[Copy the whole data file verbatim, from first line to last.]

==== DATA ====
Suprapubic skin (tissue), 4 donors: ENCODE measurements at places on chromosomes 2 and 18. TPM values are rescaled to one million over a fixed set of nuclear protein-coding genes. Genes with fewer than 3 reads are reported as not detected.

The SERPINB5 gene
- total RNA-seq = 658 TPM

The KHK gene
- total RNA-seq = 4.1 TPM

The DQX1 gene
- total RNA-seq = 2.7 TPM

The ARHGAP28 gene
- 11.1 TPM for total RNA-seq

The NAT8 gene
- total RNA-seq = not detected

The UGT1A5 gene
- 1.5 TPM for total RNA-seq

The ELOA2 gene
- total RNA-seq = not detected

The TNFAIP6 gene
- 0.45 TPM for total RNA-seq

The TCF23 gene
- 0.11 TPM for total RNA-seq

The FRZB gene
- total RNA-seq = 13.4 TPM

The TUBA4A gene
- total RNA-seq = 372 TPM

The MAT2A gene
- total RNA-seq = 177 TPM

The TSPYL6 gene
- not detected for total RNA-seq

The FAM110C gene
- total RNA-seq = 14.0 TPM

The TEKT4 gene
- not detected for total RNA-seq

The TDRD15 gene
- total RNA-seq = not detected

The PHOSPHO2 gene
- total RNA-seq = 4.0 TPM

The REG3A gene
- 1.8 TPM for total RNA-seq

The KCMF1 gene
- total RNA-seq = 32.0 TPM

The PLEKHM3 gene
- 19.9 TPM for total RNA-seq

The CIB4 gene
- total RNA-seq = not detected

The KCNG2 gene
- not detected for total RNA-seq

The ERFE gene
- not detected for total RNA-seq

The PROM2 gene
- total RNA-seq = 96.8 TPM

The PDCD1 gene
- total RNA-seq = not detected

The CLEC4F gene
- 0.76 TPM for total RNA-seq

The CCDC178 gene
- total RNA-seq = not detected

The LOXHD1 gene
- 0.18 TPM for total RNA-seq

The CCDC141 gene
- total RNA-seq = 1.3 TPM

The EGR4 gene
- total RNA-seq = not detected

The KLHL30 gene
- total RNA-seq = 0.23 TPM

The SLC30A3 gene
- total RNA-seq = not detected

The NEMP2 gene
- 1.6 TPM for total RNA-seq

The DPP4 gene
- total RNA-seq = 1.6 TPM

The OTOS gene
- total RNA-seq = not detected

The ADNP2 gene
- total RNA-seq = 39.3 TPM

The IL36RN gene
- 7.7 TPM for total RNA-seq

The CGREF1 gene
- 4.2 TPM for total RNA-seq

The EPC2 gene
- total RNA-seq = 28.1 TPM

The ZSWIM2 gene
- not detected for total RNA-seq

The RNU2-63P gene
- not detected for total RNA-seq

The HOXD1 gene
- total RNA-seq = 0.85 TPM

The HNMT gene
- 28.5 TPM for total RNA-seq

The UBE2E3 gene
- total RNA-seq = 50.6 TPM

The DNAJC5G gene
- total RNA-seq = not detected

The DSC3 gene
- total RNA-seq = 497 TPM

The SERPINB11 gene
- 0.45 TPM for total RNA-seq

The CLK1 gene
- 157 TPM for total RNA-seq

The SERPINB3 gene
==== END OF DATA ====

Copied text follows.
Suprapubic skin (tissue), 4 donors: ENCODE measurements at places on chromosomes 2 and 18. TPM values are rescaled to one million over a fixed set of nuclear protein-coding genes. Genes with fewer than 3 reads are reported as not detected.

The SERPINB5 gene
- total RNA-seq = 658 TPM

The KHK gene
- total RNA-seq = 4.1 TPM

The DQX1 gene
- total RNA-seq = 2.7 TPM

The ARHGAP28 gene
- 11.1 TPM for total RNA-seq

The NAT8 gene
- total RNA-seq = not detected

The UGT1A5 gene
- 1.5 TPM for total RNA-seq

The ELOA2 gene
- total RNA-seq = not detected

The TNFAIP6 gene
- 0.45 TPM for total RNA-seq

The TCF23 gene
- 0.11 TPM for total RNA-seq

The FRZB gene
- total RNA-seq = 13.4 TPM

The TUBA4A gene
- total RNA-seq = 372 TPM

The MAT2A gene
- total RNA-seq = 177 TPM

The TSPYL6 gene
- not detected for total RNA-seq

The FAM110C gene
- total RNA-seq = 14.0 TPM

The TEKT4 gene
- not detected for total RNA-seq

The TDRD15 gene
- total RNA-seq = not detected

The PHOSPHO2 gene
- total RNA-seq = 4.0 TPM

The REG3A gene
- 1.8 TPM for total RNA-seq

The KCMF1 gene
- total RNA-seq = 32.0 TPM

The PLEKHM3 gene
- 19.9 TPM for total RNA-seq

The CIB4 gene
- total RNA-seq = not detected

The KCNG2 gene
- not detected for total RNA-seq

The ERFE gene
- not detected for total RNA-seq

The PROM2 gene
- total RNA-seq = 96.8 TPM

The PDCD1 gene
- total RNA-seq = not detected

The CLEC4F gene
- 0.76 TPM for total RNA-seq

The CCDC178 gene
- total RNA-seq = not detected

The LOXHD1 gene
- 0.18 TPM for total RNA-seq

The CCDC141 gene
- total RNA-seq = 1.3 TPM

The EGR4 gene
- total RNA-seq = not detected

The KLHL30 gene
- total RNA-seq = 0.23 TPM

The SLC30A3 gene
- total RNA-seq = not detected

The NEMP2 gene
- 1.6 TPM for total RNA-seq

The DPP4 gene
- total RNA-seq = 1.6 TPM

The OTOS gene
- total RNA-seq = not detected

The ADNP2 gene
- total RNA-seq = 39.3 TPM

The IL36RN gene
- 7.7 TPM for total RNA-seq

The CGREF1 gene
- 4.2 TPM for total RNA-seq

The EPC2 gene
- total RNA-seq = 28.1 TPM

The ZSWIM2 gene
- not detected for total RNA-seq

The RNU2-63P gene
- not detected for total RNA-seq

The HOXD1 gene
- total RNA-seq = 0.85 TPM

The HNMT gene
- 28.5 TPM for total RNA-seq

The UBE2E3 gene
- total RNA-seq = 50.6 TPM

The DNAJC5G gene
- total RNA-seq = not detected

The DSC3 gene
- total RNA-seq = 497 TPM

The SERPINB11 gene
- 0.45 TPM for total RNA-seq

The CLK1 gene
- 157 TPM for total RNA-seq

The SERPINB3 gene